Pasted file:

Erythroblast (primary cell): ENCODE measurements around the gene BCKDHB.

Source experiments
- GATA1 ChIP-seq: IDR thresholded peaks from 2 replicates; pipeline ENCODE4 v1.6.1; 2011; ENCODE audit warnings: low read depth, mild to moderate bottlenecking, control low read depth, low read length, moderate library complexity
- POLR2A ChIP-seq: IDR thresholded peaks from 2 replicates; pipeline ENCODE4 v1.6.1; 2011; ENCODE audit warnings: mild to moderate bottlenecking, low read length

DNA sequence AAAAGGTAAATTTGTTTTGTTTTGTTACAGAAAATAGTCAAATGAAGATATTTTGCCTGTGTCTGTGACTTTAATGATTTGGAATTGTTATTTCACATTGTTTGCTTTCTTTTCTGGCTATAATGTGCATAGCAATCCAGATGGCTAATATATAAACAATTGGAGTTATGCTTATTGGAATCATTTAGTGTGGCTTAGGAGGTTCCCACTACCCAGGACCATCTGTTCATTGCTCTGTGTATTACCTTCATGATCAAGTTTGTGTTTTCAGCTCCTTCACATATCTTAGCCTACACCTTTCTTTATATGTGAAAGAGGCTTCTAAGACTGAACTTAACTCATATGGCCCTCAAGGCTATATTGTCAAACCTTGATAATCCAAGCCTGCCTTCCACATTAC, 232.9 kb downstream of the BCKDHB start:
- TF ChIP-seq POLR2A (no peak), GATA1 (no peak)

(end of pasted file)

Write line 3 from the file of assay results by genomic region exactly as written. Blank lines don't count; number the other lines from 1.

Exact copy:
- GATA1 ChIP-seq: IDR thresholded peaks from 2 replicates; pipeline ENCODE4 v1.6.1; 2011; ENCODE audit warnings: low read depth, mild to moderate bottlenecking, control low read depth, low read length, moderate library complexity